Category Archives: Parallelism

Can You Fix This Sentence?

I’ve found that even professional writers sometimes don’t know how to do parallelism. Here’s a problematic sentence from today’s local newspaper, The Ledger:

Patten said Publix accepts coupons from manufacturers, competitors, and some online coupons. NOT PARALLEL

The best way to learn parallelism is to make the sentence look like a little poem. (It’s also useful to remember that the third part of the sentence is usually the source of the problem–in this example, “some online coupons.”)

Let’s try it with this sentence:

Patten said Publix accepts coupons from

  • manufacturers
  • competitors and
  • some online coupons.

Saying “coupons from some online coupons” doesn’t make sense. So let’s rewrite the sentence:

Patten said Publix accepts coupons from

  • manufacturers
  • competitors and
  • some websites.

Now it’s correct! Here it is again, formatted as a regular sentence:

Patten said Publix accepts coupons from manufacturers, competitors, and some websites. CORRECT

To read more about parallelism, click here.

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Parallel Construction

One of the marks of a skilled writer is the ability to use parallel construction in a sentence. This skill is useful, easy to learn, and…rare. (That previous sentence is an example of parallelism.)

Even professional writers regularly go astray when they try to write sentences that feature parallelism. Or perhaps the problem is that they don’t try.

Here’s a sentence in which the parallelism is correct:

But, in a larger sense, we cannot dedicate, we cannot consecrate, we cannot hallow this ground. CORRECT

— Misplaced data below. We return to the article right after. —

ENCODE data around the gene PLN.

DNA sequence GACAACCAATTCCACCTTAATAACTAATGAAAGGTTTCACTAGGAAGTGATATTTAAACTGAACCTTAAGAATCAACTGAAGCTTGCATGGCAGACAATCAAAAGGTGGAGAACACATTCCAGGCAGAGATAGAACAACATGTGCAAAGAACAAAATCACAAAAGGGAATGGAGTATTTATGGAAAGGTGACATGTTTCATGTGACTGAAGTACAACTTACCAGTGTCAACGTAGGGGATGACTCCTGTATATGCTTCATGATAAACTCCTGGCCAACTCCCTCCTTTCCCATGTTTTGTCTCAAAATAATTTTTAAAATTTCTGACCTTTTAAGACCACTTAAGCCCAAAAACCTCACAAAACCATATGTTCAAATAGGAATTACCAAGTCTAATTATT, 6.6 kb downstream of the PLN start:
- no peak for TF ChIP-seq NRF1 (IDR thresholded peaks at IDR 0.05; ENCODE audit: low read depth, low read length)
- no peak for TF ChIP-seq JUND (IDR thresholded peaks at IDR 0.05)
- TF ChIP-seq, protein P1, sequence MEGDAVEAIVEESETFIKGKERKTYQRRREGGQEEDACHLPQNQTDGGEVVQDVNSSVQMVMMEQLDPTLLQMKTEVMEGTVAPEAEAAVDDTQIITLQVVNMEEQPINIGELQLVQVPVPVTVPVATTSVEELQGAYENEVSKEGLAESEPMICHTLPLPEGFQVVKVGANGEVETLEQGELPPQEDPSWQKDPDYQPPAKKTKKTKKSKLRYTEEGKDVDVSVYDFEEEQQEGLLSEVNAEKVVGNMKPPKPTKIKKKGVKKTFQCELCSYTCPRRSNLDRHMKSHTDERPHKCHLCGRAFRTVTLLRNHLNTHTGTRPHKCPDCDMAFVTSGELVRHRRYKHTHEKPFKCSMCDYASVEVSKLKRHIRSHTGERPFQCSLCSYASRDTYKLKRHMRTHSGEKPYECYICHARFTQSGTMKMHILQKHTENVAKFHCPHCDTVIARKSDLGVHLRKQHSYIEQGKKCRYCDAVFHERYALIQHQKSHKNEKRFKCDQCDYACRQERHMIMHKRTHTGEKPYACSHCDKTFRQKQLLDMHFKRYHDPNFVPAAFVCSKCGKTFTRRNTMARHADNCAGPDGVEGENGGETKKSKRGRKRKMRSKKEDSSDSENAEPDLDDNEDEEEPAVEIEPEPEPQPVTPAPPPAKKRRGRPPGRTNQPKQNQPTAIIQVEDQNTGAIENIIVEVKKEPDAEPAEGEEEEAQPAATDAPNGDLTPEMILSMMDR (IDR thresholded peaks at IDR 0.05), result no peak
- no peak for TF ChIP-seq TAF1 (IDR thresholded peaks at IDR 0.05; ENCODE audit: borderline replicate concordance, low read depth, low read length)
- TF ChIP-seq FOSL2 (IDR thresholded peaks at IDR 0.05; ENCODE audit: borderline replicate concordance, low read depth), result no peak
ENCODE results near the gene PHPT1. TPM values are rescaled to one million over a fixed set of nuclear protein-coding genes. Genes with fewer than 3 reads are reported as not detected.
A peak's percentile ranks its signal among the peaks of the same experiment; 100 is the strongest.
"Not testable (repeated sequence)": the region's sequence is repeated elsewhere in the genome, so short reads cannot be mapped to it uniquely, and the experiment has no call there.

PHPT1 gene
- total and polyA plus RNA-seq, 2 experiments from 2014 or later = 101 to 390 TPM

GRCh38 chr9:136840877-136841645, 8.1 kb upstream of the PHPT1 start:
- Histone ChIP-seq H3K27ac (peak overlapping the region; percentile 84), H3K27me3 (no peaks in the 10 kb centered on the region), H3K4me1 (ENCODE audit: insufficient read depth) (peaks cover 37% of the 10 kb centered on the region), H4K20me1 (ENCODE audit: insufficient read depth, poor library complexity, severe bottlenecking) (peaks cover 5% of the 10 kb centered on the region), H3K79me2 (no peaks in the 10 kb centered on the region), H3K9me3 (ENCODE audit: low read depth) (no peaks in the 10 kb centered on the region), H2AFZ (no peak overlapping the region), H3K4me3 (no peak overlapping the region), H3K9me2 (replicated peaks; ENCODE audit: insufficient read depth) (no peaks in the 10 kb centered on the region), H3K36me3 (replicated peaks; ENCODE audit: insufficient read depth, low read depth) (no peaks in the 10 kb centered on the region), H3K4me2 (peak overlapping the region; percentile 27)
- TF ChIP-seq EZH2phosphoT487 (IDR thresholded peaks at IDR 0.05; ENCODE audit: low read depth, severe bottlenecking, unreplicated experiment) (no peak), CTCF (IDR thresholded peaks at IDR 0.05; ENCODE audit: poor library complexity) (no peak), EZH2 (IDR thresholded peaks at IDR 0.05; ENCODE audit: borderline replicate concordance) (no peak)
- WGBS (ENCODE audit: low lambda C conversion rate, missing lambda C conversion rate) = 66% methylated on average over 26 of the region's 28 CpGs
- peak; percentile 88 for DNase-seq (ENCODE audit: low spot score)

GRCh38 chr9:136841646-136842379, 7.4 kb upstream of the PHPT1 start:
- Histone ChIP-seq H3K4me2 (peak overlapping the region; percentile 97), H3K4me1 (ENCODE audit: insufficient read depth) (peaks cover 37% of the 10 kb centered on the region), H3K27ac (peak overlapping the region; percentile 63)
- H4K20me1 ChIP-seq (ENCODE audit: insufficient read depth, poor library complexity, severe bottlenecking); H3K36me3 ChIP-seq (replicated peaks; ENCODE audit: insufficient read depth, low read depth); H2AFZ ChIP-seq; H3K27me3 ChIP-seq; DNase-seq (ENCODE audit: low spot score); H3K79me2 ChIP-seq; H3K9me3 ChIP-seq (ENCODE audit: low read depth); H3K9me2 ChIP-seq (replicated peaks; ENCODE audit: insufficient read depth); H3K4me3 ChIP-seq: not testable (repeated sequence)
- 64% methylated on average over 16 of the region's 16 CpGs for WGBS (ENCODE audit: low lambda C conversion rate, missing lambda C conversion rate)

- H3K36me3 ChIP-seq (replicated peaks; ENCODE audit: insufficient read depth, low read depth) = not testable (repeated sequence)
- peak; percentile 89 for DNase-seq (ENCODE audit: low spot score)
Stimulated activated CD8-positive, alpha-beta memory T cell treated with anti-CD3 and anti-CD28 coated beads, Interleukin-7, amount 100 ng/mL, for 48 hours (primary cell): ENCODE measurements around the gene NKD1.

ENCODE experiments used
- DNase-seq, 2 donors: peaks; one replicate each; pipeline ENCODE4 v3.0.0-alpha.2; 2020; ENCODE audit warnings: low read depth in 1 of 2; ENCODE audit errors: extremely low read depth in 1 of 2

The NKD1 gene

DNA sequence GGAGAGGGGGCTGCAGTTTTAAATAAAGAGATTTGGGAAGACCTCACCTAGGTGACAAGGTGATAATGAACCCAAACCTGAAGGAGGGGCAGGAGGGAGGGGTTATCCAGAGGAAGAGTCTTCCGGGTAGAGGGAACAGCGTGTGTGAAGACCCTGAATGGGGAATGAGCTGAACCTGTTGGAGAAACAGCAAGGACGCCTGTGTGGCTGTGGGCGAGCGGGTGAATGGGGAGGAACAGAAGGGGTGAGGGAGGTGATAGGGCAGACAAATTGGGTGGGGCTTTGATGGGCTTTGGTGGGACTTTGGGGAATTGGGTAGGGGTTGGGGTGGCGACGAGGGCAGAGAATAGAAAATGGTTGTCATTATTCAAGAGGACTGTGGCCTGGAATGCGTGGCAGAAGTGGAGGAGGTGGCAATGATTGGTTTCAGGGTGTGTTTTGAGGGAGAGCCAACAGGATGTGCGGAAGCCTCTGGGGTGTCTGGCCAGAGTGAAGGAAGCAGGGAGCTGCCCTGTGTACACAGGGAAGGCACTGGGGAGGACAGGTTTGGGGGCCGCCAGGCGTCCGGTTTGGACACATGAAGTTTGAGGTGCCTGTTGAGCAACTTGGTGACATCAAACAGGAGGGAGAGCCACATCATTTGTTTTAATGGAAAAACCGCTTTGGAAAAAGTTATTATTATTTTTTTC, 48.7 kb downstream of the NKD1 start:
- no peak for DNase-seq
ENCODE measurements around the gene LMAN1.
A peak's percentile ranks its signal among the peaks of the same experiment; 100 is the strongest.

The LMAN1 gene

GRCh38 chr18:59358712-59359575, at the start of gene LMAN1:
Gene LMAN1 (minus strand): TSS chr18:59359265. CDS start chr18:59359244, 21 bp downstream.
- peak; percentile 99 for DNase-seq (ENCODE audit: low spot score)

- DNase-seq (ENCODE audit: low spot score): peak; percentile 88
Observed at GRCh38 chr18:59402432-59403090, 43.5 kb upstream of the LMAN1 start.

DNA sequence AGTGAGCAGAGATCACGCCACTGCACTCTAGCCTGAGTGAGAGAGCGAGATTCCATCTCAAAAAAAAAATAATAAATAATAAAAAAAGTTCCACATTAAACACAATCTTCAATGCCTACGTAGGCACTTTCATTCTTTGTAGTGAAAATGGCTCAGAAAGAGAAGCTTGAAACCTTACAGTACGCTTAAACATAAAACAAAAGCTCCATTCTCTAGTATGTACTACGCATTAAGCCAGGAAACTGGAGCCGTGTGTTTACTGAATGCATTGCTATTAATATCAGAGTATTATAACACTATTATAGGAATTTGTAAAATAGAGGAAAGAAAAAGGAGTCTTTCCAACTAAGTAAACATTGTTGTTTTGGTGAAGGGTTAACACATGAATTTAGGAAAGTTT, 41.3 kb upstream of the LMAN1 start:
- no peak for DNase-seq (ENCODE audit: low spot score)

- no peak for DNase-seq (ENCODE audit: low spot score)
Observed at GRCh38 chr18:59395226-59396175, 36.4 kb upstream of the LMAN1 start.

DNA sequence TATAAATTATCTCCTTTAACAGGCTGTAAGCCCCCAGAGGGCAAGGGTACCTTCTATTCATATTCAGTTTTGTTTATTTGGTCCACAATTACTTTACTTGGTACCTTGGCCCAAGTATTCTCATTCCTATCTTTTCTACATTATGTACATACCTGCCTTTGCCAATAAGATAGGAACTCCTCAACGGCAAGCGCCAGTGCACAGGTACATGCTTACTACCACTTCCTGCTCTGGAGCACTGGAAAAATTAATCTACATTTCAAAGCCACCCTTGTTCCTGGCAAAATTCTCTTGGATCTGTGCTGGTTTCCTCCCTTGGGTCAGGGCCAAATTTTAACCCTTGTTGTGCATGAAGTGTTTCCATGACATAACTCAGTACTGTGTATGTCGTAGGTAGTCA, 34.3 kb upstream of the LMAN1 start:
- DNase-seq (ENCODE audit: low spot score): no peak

(BTW: Did Abraham Lincoln really start a sentence with but? Yes, he did – as good writers often do.)

Here’s another parallel sentence:

Give me liberty, or give me death. CORRECT

Imagine, if you will, Abraham Lincoln saying “we cannot dedicate, we cannot consecrate, and the ground can’t be hallowed.” Painful to your ears, isn’t it? And here’s Patrick Henry, saying “Give me liberty, or you can kill me.” Not quite the same effect.

So what do you need to know about parallelism?

1.  All the parts need to match.

2.  If you’re writing a sentence with three elements, the third one will be the problem. Guaranteed.

3.  A useful trick is to write the sentence in question like a little poem. Make sure all three parts match a word near the beginning.

4.  An easy solution to parallelism problems is to break the sentence into two shorter ones.

Sound complicated? It really isn’t. Let’s try one.

For his birthday we’re treating George to dinner, giving him a gift certificate, and he’s taking the day off from work. SAMPLE

Here’s the same sentence, written like a little poem:

For his birthday we’re

-treating George to dinner

-giving him a gift certificate, and

-he’s taking the day off from work.

“He’s taking the day off from work” doesn’t go with we’re. So the sentence needs to be fixed. Usually the easiest solution is to make two sentences, like this:

For his birthday we’re treating George to dinner and giving him a gift certificate. He’s taking the day off from work. CORRECT

Parallelism is pretty easy once you get the hang of it. Look for examples (they’re everywhere!) and practice fixing them. Soon you’ll be an expert.

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Because…